'Slowburn' also represents the rockier and more energetic side of the debut album, and is definitely one of the songs that are in my opinion over-produced, ie. way too much muscle in the sound. But I like the delicate moment ("Shooting down...") and the powerful electric guitar solo after it.

2½ stars rounded down.

 Scratch My Back by GABRIEL, PETER album cover Studio Album, 2010
2.88 | 251 ratings

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Scratch My Back
Peter Gabriel Crossover Prog

Review by Matti
Prog Reviewer

2 stars It's sad that Peter Gabriel, one of my biggest long-time favourites of male singer-songwriters, hasn't released a single proper studio album with new material since Up (2002). Instead there have been various projects based on recycling old material. When this covers album came out -- what, already ten years ago! -- I borrowed the CD from the library, but it was hardly more than a curiosity to me. Years later I listened to, and even reviewed here, the latter half of the project, And I'll Scratch Yours (2013), in which the covered artists cover Peter Gabriel's songs. Although I didn't have a permanent interest for that one either, it was clearly the more interesting one of the two releases. Let's see how I respond to this music now on return.

The crucial reason for my initial disappointment on this release was (and is also now) the determined, unified style of performances, ie. the orchestral but rather introvert arrangements lacking rock instruments. In small doses that approach functions very well. To picture this, I have always preferred the ripped-down versions of 'Here Comes the Flood' over the overproduced 1977 album original. In the beginning of this album, DAVID BOWIE's 'Heroes' and PAUL SIMON's 'The Boy in the Bubble' have nice, calm versions.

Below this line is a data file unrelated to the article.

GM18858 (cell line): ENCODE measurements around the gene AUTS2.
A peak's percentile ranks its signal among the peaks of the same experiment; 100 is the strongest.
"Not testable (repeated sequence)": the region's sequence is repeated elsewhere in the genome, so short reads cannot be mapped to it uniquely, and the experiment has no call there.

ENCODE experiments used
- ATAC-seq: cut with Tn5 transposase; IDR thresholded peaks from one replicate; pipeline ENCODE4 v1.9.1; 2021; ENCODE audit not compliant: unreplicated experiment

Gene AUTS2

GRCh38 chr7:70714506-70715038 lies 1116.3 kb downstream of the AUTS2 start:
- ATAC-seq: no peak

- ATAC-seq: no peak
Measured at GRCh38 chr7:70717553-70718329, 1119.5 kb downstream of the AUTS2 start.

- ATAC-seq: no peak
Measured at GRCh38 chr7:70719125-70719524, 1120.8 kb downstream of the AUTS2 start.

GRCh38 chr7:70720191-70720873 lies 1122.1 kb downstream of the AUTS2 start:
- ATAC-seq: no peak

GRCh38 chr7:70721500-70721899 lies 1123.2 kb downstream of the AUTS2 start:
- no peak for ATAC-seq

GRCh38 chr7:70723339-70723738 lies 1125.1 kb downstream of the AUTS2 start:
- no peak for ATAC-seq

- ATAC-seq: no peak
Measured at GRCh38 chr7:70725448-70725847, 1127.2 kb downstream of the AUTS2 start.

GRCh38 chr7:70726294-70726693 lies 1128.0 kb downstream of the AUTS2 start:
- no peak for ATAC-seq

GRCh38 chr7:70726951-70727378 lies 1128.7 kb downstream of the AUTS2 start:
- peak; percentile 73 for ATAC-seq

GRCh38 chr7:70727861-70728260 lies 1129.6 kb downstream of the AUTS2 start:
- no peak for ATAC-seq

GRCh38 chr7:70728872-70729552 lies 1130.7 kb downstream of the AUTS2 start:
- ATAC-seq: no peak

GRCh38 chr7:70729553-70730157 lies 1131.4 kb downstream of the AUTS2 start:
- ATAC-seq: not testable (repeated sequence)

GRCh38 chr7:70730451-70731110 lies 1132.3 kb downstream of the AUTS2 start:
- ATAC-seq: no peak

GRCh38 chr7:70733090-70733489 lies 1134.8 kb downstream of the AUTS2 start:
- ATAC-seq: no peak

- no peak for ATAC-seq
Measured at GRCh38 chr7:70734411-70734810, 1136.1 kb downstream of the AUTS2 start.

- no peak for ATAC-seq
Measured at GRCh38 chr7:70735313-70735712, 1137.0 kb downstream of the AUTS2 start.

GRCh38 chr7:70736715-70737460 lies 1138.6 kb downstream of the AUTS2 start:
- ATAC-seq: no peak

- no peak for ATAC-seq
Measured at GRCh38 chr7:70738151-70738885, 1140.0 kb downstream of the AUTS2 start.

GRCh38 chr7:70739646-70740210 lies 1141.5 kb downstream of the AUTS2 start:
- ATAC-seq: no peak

The other reason for disappointment was (and is) that those songs I wasn't already familiar with, leave me mostly cold here. And they are a big majority. On the ELBOW song 'Mirrorball' the orchestra gets disturbingly noisy. I have never listened to BON IVER, but PG's version of 'Flume', as pretty as it might be, is just another slow-tempo performance for Peter Gabriel's voice, piano and orchestra. I wasn't familiar with the TALKING HEADS song 'Listening Wind', but its violin-centred version is nevertheless among the few highlights. LOU REED's 'The Power of the Heart': again, on small doses fairly enjoyable orchestral PG delicacy, but not on the long run. ARCADE FIRE and THE MAGNETIC FIELDS, other totally unfamiliar bands to me, other "so what" interpretetations in the exactly same manner. Boooooring.